It’s long been a mystery why some of our cells can have mutations associated with cancer, yet are not truly cancerous. Now researchers have, for the first time, watched a cancer spread from a single cell in a live animal, and found a critical step that turns a merely cancer-prone cell into a malignant one.

Their work, published today in Science, offers up a new set of therapeutic targets and could even help revive a theory first floated in the 1950s known as “field cancerization.”

“We found that the beginning of cancer occurs after activation of an oncogene or loss of a tumor suppressor, and involves a change that takes a single cell back to a stem cell state,” says Charles Kaufman, MD, PhD, a postdoctoral fellow in the Zon Laboratory at Boston Children’s Hospital and the paper’s first author.

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How whole-genome sequencing solved my son’s genetic mystery

Titin gene centronuclear myopathy

A longer version of this article was published in the journal Narrative Inquiry in Bioethics as part of a special issue on patients’ experiences with genetic testing.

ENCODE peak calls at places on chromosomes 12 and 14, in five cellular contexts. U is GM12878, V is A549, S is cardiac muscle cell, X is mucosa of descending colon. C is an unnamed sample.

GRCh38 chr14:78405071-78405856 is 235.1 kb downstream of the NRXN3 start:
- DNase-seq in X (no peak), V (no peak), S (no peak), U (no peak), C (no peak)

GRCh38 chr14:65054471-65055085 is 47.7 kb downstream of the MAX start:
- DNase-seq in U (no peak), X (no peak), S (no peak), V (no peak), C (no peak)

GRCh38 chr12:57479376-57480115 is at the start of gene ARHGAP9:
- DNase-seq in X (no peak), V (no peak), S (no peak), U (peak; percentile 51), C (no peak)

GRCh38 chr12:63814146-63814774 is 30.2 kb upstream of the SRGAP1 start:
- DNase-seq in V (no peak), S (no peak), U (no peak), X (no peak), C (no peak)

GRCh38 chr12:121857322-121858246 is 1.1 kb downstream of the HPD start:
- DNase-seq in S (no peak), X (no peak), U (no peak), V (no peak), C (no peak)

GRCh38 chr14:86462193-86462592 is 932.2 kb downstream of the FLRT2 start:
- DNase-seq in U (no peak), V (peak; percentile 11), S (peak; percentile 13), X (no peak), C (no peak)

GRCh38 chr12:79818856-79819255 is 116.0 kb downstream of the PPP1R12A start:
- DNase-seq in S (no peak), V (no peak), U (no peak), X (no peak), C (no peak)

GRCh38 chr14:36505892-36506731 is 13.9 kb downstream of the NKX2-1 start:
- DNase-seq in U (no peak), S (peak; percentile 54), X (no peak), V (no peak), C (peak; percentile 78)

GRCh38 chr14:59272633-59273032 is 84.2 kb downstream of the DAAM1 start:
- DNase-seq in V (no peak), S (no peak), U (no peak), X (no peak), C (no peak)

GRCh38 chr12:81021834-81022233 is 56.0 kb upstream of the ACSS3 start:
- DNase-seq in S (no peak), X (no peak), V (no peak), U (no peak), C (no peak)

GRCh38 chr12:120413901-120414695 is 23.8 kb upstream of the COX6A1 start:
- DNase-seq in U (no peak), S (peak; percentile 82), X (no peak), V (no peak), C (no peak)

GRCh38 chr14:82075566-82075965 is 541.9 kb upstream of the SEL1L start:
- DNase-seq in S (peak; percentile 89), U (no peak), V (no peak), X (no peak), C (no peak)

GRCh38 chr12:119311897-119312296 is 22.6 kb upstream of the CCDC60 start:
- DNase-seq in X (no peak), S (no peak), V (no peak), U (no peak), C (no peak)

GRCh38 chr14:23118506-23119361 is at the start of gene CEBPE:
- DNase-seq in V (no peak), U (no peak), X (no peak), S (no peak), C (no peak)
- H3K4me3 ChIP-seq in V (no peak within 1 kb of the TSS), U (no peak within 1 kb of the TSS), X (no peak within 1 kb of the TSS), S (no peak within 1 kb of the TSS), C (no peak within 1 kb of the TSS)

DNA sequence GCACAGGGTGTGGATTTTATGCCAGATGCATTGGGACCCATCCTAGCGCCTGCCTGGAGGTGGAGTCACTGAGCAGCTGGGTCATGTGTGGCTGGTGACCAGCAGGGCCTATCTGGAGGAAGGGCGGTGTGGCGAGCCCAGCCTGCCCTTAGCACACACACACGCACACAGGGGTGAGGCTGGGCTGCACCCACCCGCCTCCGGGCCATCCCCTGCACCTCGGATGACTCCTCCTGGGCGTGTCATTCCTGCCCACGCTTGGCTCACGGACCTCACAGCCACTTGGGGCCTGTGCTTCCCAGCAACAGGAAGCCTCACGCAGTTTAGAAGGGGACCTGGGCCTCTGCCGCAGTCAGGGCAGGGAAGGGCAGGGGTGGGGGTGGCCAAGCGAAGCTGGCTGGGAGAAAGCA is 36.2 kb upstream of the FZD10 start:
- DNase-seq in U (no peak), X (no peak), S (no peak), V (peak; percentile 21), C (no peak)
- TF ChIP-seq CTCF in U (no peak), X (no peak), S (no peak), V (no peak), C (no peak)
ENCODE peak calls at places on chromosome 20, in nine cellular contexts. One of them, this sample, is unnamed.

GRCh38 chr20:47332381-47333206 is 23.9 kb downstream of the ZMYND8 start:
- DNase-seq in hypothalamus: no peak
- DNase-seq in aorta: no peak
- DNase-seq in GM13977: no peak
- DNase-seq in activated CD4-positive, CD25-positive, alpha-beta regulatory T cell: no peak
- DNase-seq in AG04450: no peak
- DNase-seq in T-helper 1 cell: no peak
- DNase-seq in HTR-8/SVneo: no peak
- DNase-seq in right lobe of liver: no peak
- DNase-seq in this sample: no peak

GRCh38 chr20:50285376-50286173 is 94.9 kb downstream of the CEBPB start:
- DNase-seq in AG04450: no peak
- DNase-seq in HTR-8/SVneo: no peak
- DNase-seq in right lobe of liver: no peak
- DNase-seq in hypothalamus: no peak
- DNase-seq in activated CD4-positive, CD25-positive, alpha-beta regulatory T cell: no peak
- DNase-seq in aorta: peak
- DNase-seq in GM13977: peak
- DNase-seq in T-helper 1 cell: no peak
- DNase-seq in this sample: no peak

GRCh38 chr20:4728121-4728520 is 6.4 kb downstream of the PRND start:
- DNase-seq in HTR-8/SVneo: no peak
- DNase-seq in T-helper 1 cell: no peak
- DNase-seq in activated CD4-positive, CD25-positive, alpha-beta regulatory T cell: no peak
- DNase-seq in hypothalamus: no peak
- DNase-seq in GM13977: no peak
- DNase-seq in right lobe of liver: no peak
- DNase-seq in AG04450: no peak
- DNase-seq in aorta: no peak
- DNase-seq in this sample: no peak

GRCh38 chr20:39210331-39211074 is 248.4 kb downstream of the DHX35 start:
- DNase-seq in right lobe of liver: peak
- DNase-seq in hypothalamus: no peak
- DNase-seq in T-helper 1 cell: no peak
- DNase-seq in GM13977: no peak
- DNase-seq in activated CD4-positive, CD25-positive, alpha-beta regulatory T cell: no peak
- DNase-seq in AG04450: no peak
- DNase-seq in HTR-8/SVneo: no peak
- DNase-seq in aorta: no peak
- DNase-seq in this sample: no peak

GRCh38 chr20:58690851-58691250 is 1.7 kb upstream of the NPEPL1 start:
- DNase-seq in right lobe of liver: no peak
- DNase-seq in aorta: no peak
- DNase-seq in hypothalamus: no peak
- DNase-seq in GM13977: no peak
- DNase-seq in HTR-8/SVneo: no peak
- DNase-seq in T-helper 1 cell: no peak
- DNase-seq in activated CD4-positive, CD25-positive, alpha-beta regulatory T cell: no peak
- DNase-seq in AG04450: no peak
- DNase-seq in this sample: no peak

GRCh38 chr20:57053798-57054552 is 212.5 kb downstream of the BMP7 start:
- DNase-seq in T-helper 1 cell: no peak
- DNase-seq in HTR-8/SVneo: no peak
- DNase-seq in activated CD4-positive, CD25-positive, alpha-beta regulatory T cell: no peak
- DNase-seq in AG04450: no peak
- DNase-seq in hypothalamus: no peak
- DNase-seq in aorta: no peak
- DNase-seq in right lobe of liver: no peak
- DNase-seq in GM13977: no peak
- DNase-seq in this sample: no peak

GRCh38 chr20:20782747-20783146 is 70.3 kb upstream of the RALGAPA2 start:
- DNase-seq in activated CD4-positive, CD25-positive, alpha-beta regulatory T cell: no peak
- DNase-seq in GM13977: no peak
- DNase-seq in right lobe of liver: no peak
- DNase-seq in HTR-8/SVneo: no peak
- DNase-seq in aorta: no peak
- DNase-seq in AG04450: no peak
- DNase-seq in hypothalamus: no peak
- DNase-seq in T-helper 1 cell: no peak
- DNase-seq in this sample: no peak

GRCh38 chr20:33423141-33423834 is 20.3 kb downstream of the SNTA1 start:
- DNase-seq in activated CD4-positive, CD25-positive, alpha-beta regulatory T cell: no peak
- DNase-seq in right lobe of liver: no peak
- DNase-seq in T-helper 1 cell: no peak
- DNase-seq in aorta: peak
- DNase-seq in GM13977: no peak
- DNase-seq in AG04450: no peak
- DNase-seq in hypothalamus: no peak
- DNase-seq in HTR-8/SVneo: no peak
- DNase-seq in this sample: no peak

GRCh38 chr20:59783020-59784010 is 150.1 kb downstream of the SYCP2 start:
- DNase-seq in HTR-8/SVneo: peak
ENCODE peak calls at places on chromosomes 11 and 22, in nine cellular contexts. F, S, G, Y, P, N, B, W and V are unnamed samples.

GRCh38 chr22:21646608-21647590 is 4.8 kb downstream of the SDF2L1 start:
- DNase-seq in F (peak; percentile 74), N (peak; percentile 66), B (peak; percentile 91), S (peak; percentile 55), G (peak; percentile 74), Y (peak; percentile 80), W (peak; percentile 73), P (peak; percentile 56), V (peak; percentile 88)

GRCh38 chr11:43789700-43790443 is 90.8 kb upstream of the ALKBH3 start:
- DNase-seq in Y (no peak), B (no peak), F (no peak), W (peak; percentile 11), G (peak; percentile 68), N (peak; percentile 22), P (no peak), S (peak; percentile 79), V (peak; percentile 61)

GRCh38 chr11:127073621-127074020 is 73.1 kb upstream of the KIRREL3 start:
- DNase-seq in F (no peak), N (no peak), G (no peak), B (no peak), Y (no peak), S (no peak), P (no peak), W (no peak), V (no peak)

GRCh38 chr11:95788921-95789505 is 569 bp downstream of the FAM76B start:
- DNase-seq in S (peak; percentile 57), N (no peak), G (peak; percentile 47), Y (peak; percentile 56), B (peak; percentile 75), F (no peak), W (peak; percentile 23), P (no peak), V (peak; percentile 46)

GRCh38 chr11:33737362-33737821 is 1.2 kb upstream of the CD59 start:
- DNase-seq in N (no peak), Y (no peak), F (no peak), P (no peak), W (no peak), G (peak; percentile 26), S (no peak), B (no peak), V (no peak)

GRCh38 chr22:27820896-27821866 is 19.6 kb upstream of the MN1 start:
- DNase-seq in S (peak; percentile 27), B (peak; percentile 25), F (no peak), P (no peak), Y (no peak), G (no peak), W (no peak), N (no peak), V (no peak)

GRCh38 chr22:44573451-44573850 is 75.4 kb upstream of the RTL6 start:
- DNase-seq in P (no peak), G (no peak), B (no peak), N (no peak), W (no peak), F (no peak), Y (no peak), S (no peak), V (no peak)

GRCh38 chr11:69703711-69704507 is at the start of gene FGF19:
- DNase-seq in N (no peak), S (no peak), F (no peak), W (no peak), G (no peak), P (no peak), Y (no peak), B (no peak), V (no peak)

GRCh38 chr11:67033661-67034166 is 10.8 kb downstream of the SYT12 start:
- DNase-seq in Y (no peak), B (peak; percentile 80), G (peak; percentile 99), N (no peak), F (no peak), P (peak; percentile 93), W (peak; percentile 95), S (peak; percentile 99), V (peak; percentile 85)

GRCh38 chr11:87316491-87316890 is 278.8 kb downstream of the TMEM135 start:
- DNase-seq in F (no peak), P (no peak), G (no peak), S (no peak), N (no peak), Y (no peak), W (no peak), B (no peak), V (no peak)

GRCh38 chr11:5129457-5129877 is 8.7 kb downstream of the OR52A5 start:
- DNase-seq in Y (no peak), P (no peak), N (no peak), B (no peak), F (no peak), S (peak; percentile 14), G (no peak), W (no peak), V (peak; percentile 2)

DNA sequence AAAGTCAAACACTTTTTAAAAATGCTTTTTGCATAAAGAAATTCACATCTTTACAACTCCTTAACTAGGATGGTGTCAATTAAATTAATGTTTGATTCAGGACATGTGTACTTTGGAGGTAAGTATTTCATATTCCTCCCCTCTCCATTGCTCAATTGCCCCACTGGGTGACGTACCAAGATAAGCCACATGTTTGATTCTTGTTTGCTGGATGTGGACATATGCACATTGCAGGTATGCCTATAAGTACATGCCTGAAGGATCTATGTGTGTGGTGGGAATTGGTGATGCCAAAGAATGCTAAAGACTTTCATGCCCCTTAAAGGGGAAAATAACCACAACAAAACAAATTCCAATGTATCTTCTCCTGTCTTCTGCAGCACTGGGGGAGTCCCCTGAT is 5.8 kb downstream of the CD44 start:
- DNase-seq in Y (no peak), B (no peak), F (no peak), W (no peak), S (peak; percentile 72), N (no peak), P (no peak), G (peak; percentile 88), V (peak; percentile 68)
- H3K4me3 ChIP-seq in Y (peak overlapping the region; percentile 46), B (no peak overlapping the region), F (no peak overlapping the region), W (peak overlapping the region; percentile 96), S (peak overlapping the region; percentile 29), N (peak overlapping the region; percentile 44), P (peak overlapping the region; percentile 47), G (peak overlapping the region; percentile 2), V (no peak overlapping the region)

“Negative.” “Normal.” “Fails to confirm the diagnosis of . . .” “Etiology of the patient’s disease phenotype remains unknown.”

These are words I heard repeatedly in the first 11 years of my son’s life. Even as new genes for my son’s rare muscle disorder were discovered around the world, negative or “normal” genetic test results were reported back to us 13 times.

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Interpreting genomes in undiagnosed patients: Our CLARITY Challenge experience

CLARITY Undiagnosed challenge winner Peter WhitePeter White, PhD, Assistant Professor of Pediatrics and Director of the Biomedical Genomics Core at Nationwide Children’s Hospital, led the winning team in CLARITY Undiagnosed, an international challenge that interpreted genomic data from five families with undiagnosed conditions. The team also took part in CLARITY’s first challenge in 2012, receiving special mention. Here, White describes the team’s approach to these “toughest of the tough” patients.